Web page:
keywords = "Bounded inconsistency, Concurrency control, Serializability",
author = "Wong, {Man Hon} and Divyakant Agrawal and Mak, {Hang Kwong}",
year = "1997",
month = "12",
day = "1",
language = "English",
volume = "5",
pages = "31--75",
journal = "Distributed and Parallel Databases",
issn = "0926-8782",
publisher = "Springer Netherlands",
number = "1",

}

TY - JOUR

T1 - Bounded Inconsistency for Type-Specific Concurrency Control

AU - Wong, Man Hon

AU - Agrawal, Divyakant

AU - Mak, Hang Kwong

PY - 1997/12/1

Y1 - 1997/12/1

N2 - The traditional correctness criterion of serializability in databases is considered too restrictive especially when databases are used to model advanced applications. In general, two approaches are adopted to address this problem. The first approach considers placing more structure on data objects to exploit type specific properties while keeping serializability as the correctness criterion. The other approach uses explicit semantics of transactions and databases to permit interleaved executions of transactions that are non-serializable. In this paper, we attempt to bridge the gap between the two approaches by using the notion of serializability with bounded inconsistency. Users are free to specify the maximum level of inconsistency that can be allowed in the executions of operations dynamically. In particular, if no inconsistency is allowed in the execution of any operation, the protocol will be reduced to a standard strict two phase locking protocol based on type-specific semantics of data objects. On the other hand, if inconsistency is not bounded, the execution of transactions is unrestricted in the proposed model. The proposed protocols have been implemented and the paper includes a performance comparison with the two-phase locking protocol. The results demonstrate that the associated overhead in the proposed protocol is not overwhelming and the gains in transition throughput can be significant for object based systems. Bounded inconsistency can be applied to many areas which do not require exact values of the data such as for gathering information for statistical purpose, for decision support systems, and for reasoning in expert systems which can tolerate uncertainty in input data.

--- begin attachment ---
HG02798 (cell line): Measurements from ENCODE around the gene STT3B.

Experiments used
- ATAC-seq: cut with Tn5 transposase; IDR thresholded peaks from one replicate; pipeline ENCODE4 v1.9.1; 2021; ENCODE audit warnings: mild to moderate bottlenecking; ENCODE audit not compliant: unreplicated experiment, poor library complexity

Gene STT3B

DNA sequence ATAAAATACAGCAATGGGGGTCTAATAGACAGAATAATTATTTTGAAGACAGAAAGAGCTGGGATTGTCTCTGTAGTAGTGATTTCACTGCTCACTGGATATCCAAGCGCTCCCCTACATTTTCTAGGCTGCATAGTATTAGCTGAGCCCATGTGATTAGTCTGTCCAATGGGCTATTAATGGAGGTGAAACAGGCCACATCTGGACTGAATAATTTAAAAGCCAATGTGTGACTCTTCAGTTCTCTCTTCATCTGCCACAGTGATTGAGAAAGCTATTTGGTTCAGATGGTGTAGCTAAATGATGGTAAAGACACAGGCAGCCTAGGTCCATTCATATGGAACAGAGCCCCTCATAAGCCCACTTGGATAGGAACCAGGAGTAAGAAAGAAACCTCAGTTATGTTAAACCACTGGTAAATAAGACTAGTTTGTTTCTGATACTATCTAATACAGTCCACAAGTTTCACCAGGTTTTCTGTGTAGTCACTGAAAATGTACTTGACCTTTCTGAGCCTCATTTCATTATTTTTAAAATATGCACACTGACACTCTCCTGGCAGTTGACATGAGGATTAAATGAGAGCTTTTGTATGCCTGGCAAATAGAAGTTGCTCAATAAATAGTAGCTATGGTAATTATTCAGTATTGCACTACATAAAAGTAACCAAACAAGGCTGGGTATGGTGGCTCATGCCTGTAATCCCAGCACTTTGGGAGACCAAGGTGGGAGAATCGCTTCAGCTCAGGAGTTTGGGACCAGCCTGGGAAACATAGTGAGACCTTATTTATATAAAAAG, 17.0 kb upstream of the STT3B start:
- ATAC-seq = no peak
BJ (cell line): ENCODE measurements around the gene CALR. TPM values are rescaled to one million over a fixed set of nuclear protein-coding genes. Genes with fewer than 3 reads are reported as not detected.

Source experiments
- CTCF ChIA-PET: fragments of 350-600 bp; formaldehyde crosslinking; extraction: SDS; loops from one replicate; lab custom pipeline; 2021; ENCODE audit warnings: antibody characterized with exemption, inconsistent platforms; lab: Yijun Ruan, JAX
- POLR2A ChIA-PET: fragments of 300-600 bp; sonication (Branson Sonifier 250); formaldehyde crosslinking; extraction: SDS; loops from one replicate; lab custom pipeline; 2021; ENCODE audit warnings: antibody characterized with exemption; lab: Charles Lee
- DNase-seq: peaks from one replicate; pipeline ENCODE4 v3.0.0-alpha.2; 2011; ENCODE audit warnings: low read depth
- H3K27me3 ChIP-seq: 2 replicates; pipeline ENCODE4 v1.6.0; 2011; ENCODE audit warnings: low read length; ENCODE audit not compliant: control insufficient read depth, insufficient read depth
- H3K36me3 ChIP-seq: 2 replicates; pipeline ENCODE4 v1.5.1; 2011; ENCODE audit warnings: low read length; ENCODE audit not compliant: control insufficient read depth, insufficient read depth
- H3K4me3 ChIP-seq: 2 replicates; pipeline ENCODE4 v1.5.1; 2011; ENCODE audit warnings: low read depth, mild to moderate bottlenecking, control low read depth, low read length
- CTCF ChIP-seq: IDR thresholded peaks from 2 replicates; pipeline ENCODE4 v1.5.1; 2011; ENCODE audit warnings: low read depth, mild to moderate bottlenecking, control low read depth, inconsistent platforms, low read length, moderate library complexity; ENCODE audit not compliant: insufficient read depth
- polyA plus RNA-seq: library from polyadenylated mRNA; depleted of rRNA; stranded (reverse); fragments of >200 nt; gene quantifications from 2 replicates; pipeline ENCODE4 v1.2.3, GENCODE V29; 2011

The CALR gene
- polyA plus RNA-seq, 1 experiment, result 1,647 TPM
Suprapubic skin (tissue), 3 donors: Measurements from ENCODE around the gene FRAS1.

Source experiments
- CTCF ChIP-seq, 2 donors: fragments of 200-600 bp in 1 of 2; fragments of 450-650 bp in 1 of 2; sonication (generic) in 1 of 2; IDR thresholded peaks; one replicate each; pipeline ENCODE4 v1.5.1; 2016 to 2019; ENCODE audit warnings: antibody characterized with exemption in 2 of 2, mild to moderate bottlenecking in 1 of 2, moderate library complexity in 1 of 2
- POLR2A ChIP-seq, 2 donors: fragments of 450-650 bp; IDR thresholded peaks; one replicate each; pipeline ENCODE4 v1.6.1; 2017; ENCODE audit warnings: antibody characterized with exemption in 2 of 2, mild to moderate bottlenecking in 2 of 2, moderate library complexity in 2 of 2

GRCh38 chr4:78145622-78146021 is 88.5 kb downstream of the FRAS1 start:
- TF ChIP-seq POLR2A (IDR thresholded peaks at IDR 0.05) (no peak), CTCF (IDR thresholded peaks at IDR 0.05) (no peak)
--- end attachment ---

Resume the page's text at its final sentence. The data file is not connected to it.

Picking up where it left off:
AB - The traditional correctness criterion of serializability in databases is considered too restrictive especially when databases are used to model advanced applications. In general, two approaches are adopted to address this problem. The first approach considers placing more structure on data objects to exploit type specific properties while keeping serializability as the correctness criterion. The other approach uses explicit semantics of transactions and databases to permit interleaved executions of transactions that are non-serializable. In this paper, we attempt to bridge the gap between the two approaches by using the notion of serializability with bounded inconsistency. Users are free to specify the maximum level of inconsistency that can be allowed in the executions of operations dynamically. In particular, if no inconsistency is allowed in the execution of any operation, the protocol will be reduced to a standard strict two phase locking protocol based on type-specific semantics of data objects. On the other hand, if inconsistency is not bounded, the execution of transactions is unrestricted in the proposed model. The proposed protocols have been implemented and the paper includes a performance comparison with the two-phase locking protocol. The results demonstrate that the associated overhead in the proposed protocol is not overwhelming and the gains in transition throughput can be significant for object based systems. Bounded inconsistency can be applied to many areas which do not require exact values of the data such as for gathering information for statistical purpose, for decision support systems, and for reasoning in expert systems which can tolerate uncertainty in input data.

KW - Bounded inconsistency

KW - Concurrency control

KW - Serializability

UR - http://www.scopus.com/inward/record.url?scp=0030865443&partnerID=8YFLogxK

UR - http://www.scopus.com/inward/citedby.url?scp=0030865443&partnerID=8YFLogxK

M3 - Article

VL - 5

SP - 31

EP - 75

JO - Distributed and Parallel Databases

JF - Distributed and Parallel Databases

SN - 0926-8782

IS - 1

ER -